COLUMBIA, S.C. (AP) — A South Carolina daycare is temporarily closing after seven cases of E. coli were traced to the center and at least one child appeared to have died from a disease caused by the bacteria.
The Learning Vine in Greenwood is thoroughly cleaning its daycare after the outbreak, according to a statement released Monday by the center.
The owners said they closed the daycare as soon as they got the first indication E. coli might have sickened some of its children and employees.
“We called in professional cleaners to scrub down our site,” the daycare wrote in the statement, adding the center would not reopen until employees can assure it is absolutely safe.
Health investigators have not determined how the bacteria got into the daycare, according to the statement.
At least four of the seven cases are the same strain of E. coli, according to the Department of Health and Environmental Control.
Two people infected with the bacteria remain in the hospital, DHEC said in a statement Monday.
The death of a 2-year-old boy at the hospital May 31 was connected to a disease that damages red blood cells which clog the kidneys that can be caused by an E. coli infection, Greenwood County Coroner Sonny Cox said last week.
Privacy regulations prevent DHEC from saying whether that boy’s death was connected to the E. coli outbreak at the daycare, DHEC spokesman Jim Beasley said. But the statement from the daycare said “we are heartbroken that we have lost a member and others are sick.”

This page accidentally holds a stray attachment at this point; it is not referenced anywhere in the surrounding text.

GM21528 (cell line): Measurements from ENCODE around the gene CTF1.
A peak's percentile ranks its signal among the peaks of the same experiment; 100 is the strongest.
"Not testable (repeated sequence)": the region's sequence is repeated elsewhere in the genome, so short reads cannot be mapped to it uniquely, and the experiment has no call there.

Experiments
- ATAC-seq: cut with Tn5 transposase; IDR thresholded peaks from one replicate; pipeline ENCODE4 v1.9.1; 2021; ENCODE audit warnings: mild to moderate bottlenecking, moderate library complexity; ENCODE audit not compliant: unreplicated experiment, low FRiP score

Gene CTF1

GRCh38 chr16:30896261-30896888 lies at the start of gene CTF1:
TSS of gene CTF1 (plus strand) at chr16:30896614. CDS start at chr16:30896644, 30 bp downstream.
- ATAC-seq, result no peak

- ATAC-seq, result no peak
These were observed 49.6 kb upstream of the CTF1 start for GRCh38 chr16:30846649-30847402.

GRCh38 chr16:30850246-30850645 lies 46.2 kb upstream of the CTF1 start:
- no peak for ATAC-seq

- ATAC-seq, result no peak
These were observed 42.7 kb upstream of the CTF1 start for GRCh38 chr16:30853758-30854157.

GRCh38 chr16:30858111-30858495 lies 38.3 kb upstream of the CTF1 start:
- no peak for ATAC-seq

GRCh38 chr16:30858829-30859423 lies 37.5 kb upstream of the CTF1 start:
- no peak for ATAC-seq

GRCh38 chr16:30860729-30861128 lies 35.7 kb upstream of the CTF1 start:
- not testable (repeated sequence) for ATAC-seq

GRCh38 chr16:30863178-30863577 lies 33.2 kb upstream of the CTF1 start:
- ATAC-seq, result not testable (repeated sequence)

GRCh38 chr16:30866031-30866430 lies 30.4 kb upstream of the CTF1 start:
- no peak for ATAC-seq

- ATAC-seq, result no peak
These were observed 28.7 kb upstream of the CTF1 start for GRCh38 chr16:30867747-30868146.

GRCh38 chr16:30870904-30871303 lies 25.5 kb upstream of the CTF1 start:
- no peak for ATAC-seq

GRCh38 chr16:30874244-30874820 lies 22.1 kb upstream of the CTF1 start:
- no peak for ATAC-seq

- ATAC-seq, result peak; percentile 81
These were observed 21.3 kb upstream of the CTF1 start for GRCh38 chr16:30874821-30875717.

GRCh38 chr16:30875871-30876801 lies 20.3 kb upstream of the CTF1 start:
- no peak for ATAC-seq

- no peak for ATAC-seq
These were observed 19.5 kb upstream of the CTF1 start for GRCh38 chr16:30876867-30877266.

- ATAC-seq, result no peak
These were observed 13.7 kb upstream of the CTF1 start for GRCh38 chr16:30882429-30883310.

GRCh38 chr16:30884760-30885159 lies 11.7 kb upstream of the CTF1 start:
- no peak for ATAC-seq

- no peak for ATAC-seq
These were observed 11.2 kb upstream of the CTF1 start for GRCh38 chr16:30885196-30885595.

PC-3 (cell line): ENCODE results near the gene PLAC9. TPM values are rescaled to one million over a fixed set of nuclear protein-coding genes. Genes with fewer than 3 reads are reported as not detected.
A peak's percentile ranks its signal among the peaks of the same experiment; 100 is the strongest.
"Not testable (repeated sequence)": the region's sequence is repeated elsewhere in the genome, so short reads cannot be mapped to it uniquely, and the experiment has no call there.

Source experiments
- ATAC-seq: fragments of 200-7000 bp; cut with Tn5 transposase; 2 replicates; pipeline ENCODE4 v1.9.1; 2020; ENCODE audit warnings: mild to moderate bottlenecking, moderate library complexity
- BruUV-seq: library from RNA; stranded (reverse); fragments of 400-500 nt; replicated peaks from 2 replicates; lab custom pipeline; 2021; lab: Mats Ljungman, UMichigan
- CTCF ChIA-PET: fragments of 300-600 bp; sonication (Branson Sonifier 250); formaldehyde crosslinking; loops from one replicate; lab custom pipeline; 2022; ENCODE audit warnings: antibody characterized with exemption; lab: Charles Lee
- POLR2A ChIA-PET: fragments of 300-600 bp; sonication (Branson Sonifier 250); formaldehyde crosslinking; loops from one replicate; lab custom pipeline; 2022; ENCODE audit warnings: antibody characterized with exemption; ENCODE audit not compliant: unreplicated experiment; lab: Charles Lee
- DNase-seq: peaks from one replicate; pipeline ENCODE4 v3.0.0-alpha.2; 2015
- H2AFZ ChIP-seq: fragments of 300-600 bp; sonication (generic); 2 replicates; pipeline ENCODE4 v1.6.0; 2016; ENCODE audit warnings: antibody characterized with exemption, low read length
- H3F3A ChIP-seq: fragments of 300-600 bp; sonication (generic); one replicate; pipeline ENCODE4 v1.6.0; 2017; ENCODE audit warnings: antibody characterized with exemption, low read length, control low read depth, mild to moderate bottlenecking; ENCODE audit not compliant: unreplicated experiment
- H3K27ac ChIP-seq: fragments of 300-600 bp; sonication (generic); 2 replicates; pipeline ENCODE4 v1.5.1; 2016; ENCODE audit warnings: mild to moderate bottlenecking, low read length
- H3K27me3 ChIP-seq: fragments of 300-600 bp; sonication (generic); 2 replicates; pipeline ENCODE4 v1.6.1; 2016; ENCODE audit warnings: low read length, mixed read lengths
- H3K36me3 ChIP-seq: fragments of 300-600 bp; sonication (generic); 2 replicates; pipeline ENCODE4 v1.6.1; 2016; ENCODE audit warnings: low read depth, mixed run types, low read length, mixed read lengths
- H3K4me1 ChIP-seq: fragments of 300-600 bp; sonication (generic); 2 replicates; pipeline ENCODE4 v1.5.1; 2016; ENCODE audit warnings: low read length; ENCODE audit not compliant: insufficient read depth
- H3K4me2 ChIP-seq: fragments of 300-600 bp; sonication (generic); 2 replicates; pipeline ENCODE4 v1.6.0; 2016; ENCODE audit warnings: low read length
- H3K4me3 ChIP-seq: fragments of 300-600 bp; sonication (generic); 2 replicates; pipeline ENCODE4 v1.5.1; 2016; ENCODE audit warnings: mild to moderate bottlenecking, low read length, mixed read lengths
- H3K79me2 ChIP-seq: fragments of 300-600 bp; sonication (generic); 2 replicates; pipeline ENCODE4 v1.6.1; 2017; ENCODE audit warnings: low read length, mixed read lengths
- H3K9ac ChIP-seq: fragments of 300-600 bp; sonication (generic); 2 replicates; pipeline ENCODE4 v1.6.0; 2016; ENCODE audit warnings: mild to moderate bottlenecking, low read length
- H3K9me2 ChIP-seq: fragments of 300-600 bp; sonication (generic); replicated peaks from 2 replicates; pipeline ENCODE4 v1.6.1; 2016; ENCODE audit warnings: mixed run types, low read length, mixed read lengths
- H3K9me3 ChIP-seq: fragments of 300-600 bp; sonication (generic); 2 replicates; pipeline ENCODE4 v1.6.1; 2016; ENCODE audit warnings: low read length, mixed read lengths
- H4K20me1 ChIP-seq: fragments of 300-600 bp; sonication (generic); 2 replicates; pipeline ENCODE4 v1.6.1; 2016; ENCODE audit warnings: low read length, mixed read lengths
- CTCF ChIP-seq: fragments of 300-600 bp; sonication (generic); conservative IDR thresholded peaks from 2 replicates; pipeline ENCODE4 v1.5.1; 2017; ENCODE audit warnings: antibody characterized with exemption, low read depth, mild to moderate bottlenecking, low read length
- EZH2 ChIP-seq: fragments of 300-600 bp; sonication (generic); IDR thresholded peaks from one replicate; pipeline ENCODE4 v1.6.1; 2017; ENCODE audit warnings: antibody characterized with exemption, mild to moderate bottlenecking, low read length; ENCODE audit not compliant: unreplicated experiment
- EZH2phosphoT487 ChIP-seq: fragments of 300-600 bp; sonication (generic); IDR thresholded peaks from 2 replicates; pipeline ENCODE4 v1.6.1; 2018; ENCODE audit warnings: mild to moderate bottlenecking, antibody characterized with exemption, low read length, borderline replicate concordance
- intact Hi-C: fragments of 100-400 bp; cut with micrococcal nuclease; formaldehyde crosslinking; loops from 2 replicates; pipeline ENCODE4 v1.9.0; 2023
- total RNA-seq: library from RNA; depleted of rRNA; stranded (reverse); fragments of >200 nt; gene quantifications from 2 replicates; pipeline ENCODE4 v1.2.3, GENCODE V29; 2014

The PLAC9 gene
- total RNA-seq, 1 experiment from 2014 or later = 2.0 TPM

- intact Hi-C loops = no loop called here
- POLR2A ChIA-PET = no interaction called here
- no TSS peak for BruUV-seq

There are hundreds of E. coli and similar bacteria strains in the intestines of humans. Most are harmless, but a few can cause serious problems with vomiting and severe diarrhea.
The best way to stop the illness is to wash hands thoroughly after using the bathroom or changing a diaper and clean surfaces that might have been contaminated by human waste.
DHEC is testing all the employees and children at the daycare to see if they have E. coli, and the daycare will be cleared to open just over a week after everyone gets their test results back. While there is no way of testing surfaces to see if they are contaminated, the health agency says following cleaning guidelines will assure the bacteria is gone.
The daycare apologized several times for the outbreak, and thanked members of the community for their support.
“Thank you to all of the parents who have shown their tremendous support to The Learning Vine and our staff,” the statement read. “Your kind thoughts and prayers have helped us in a difficult time, and we appreciate each and every one of you.”
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